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What’s special about Block Island?

It’s a snap to get to Block Island from the Northeast or New England, yet – once there — you’re in a  different world — an 11-square-mile summer playground of bikes and sailing, lobster and clambakes,  nature and architecture that’s described as “no-frills Block Island Vernacular”.

If you want a quick getaway for your family,  or you want a couple of bonding days with your teenager, or if you ‘re looking for some fun in the sun with your sweetheart,  Block Island more than fills the bill!

How do you get to Block Island?
Get to New London, CT by either car on 95N or via Amtrak/Acela, then ride the Jessica W, a 500-passenger catamaran, for just over 1 hour to Old Harbor on Block Island!

How to get around Block Island?
When I got off the ferry, I walked 50 yards to the first bike rental shop, Island Moped and Bike Rentals  and got myself 2 wheels.  As long as you’re not pregnant and in reasonable physical shape, biking is the way to get around!

You’ll find that Block Island is saturated with bike paths so that, in addition to biking on the paved  though quiet roads, there’s a dense system of dirt roads and bike paths to explore!

If you don’t bike, your options include island taxi or even mopeds (if you have good medical insurance).
If  this is the case, I’d recommend that you lodge right in Old Harbor to make transportation easier, since many of Block Island’s restaurants and shops are right in town.

Best hiking on Block Island?

On the south shore of Block Island, you’ll find the 150′-tall Mohegan Bluffs.  Named after a 15th century battle, these cliffs can also pose a different kind of battle for beachgoers who spurn the 144-step staircase (see left) and try to shimmy down the wild cliffs!

Also on Block Island are specific trails, like this Clay Head Nature Trail, which leads you through migratory songbird habitats for 1/3 mile to the northeastern beach.  Look for a sign like this:

My favorite beach hike is out to the North Point Lighthouse, this spit of sand reaching up into the Atlantic:

But the real bragging rights come from hiking the length of the 25-mile Greenway Walking Trail!

Eating on Block Island?
From lobster sliders right on the dock, to lobster dinners on the porch of the National Hotel — you’re in for a crustacean-lovers vacation!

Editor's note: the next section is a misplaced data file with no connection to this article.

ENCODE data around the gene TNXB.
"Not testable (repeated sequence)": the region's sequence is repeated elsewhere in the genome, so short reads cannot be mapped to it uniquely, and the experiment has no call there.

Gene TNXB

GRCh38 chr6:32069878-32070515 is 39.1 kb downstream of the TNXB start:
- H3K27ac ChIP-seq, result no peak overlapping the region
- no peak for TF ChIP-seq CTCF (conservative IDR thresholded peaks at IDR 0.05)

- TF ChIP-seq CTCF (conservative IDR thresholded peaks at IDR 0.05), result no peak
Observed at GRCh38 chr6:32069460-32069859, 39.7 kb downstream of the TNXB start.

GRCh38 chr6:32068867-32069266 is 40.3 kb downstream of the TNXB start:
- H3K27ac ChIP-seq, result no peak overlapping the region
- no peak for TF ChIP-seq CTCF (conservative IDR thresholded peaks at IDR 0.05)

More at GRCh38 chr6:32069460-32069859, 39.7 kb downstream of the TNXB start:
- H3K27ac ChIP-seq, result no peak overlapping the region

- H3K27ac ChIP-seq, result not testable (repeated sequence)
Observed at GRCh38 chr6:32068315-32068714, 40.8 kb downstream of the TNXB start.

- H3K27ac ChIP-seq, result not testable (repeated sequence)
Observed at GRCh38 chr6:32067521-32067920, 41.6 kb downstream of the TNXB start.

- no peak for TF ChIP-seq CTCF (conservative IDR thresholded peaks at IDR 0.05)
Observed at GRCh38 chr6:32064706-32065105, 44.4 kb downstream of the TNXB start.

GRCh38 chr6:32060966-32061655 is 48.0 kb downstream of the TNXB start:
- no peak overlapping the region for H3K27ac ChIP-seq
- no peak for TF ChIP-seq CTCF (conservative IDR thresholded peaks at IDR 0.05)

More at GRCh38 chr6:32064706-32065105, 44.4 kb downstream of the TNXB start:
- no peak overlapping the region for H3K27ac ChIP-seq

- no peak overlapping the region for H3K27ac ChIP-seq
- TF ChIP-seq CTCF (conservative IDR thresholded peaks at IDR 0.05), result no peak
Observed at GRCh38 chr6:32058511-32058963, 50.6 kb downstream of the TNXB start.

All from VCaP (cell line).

In addition to getting my vote for “Island with  MOST scenic porches for Cocktail Hour!“,  there are also fun eateries like this place, the Oar!

A “Shore Dinner” is a big deal on Block Island.  It’s basically  the day’s catch of lobster, clams, and mussels, served with potatoes and corn.  You can order one for your group of 10, or join the Lion’s Club in September for their Annual Lobster Bake.

Where to stay on Block Island?
As a first-timer, I stayed at the National Hotel (see top photo in this blog), a vintage victorian mansion with oversized wrap around porch, just steps from the ferry dock.   It’s on the National Register of Historic Places and is a real classic!

For a more island-y feel, I later  tried the Narragansett Inn.  It’s about 1/2-mile from the ferry dock, on a knoll overlooking Great Salt Pond (Block Island’s ground zero for all things sailing).   They have a large porch where you can enjoy your meals, and they encourage guests  to drag wooden chairs out on to their lawn for sunset.   Check out the view:

Or  ready for something really different?  Try a sleepaboard  sailboat, out in the mooring field (see Sophia, below).

Which leads me to… the sailing scene on Block Island?
There’s a  well-organized sailing school in the Salt Pond called  Block Island Marine Institute, and everyone from 8 to 80 year olds can learn!

You can also go on sunset sails on the Sophia!

Tough Love Travel’s best guide on Block Island?
It’s Corrie, who owns a kayaking outfit called Pond & Beyond.   My favorite?  a sunrise kayak through Block Island’s New Harbor, and out beyond the point.  Check out her website!

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